He was deeply in love with his wife, Constance (Elizabeth Berridge), and they would be playful and loving, even as Mozart would go out drinking, and occasionally sleep with people he would perform with, like Salieri's singing pupil Katerina Cavalieri (Christine Ebersole). Salieri was obsessed with Mozart, paying for a maid (Cynthia Nixon) to show up and clean their house, just to see what he's working on, making sure he'd be as low and unsuccessful as possible,  but he was more obsessed with his genius. Dawning a costume at a masked brothel, to hear and watch Mozart play piano and by request, anybody from ear, crosshanded and being carried upside down by the partiers. (Which is actually a trick Mozart was known for.), amazed that, when he sees Mozart's originals, and that there's absolutely no mistakes, or erasing or crossing out, he's startled by the natural talent that God has seemed to have just handed over to Mozart. 

This is something that people don't realize about the history of artists, for most of the existence of art, it was never say, one's own expression that their art represented or presented, it always thought that artists were messengers of God, and they were mediums channeling the works of God through their art. And through Mozart, not only, is it just abundantly clear, how genius a music prodigy Mozart was, but how amateurish Salieri in fact was, and worst yet, Salieri was the only one who could see and know just how spectacular Mozart was, and for that, Mozart must be damned.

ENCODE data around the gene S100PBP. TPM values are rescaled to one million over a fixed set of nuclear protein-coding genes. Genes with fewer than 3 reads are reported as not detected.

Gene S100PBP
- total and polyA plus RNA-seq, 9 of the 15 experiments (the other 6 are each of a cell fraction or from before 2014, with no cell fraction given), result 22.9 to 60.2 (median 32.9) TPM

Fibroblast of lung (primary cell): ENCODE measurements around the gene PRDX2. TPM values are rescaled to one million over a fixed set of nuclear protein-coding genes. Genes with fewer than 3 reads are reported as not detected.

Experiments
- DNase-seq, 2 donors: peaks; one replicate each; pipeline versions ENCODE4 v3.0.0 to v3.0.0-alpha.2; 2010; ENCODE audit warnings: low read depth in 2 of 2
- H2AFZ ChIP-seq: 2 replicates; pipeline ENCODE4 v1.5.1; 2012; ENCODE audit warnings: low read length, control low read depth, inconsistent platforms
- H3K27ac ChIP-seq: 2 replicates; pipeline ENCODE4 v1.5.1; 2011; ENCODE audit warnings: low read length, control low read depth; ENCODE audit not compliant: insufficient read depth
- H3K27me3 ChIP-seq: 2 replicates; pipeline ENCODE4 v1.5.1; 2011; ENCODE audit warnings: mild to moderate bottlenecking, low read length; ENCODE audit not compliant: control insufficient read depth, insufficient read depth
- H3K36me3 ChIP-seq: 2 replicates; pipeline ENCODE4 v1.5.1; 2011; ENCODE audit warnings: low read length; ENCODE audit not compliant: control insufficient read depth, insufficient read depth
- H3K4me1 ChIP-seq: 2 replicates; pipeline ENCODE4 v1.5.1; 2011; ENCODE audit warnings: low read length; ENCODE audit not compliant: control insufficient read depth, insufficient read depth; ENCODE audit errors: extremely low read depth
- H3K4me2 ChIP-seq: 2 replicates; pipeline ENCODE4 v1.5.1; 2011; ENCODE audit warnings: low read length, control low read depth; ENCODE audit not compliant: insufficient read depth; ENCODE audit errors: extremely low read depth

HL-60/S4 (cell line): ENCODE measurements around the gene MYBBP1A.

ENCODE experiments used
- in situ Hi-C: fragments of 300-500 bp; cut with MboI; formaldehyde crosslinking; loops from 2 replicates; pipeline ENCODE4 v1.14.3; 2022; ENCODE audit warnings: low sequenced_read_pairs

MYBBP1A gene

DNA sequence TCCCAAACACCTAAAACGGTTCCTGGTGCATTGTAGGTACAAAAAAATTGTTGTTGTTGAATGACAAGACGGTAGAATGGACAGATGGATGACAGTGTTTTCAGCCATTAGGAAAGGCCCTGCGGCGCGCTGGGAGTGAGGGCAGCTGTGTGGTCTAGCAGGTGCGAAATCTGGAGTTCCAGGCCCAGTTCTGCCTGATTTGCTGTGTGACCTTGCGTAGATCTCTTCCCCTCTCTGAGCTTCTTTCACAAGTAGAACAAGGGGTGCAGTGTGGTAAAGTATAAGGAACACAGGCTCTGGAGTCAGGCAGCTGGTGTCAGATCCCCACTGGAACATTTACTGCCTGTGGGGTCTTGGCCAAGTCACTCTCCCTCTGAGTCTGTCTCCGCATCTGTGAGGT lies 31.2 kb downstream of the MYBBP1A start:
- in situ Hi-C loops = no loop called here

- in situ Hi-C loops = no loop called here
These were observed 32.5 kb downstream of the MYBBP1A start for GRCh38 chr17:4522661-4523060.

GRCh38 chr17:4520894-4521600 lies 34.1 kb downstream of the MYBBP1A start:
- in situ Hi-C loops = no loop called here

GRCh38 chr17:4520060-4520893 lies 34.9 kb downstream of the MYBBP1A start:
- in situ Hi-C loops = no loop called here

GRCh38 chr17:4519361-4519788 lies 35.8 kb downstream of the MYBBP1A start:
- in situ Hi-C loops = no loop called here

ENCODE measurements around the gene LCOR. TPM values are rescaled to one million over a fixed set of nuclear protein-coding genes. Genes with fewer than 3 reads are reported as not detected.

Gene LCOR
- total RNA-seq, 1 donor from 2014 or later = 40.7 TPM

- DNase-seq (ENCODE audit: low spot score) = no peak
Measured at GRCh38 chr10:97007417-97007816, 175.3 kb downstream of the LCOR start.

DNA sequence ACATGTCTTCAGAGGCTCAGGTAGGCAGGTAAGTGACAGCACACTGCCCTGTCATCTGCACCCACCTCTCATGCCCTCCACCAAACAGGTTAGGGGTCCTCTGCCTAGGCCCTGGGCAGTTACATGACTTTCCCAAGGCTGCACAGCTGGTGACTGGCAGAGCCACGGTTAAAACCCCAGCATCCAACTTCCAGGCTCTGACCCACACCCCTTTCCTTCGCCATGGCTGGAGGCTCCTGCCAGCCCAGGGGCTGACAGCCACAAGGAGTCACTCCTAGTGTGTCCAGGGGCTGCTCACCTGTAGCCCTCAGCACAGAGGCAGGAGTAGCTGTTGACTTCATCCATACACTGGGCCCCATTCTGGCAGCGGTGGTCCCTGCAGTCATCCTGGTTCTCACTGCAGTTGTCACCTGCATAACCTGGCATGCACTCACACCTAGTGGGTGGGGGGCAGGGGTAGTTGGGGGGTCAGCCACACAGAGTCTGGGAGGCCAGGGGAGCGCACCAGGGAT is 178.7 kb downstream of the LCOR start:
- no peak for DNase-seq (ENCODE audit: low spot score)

Salieri's last two acts towards Mozart, represent this two-sided nature of his emotional struggle, first to show up, disguised with the infamous mask Mozart uses in Don Giovanni, to request a Requiem Mass, the infamous one that Mozart never finished, and a sickly Salieri, trying desperately to peel out the Requiem out of Mozart on his deathbed. He had hoped that he would finish it originally, so that he could pull it out after he killed him, in a crazy scheme, even he must've known wasn't gonna completely work. Still, few movies truly get to the core of the process of the artist as well as "Amadeus". It's based on a Peter Schaffer play that most people once thought was unfilmable, but Milos Forman and producer Saul Zaentz, who had teamed together for "One Flew Over the Cuckoo's Nest" earlier came together to help Schaffer adapt the work, and the real key to the film is Salieri, 'cause,- when you think about other musical biopics, uh, especially the ones of great artists, they're really just, well, the great artists; you watch something like "Don't Look Back" and you see Bob Dylan, typing his lyrics, kinda behaving rather insipid towards most everybody else; you don't see the genius, it's just natural to him, but it's through this prism of somebody who's talented, but not a natural, not a genius, not a prodigy at the craft, and the differences between the two and what they're actually capable of, that's the sort of thing, that we don't see portrayed well much at all. 

This was one of the first rebel biopics that Forman would spend most of his later career working on, his best later films were "The People vs. Larry Flynt" and "Man in the Moon" about Flynt and Andy Kaufman respectively, and his common motif since escaping then-Communist-run Czechoslovakia, where he was one of the leaders of the Czech New Wave, has been people who rebelled against society. In a way, we get both sides of Forman with "Amadeus", the rebellious groundbreaker in Mozart, and the jealous envy of the amateur in Salieri. In the end, he didn't kill Mozart, but he wanted to and tried, and even after he died, of course, the music would live on, as great art has a tendency to do.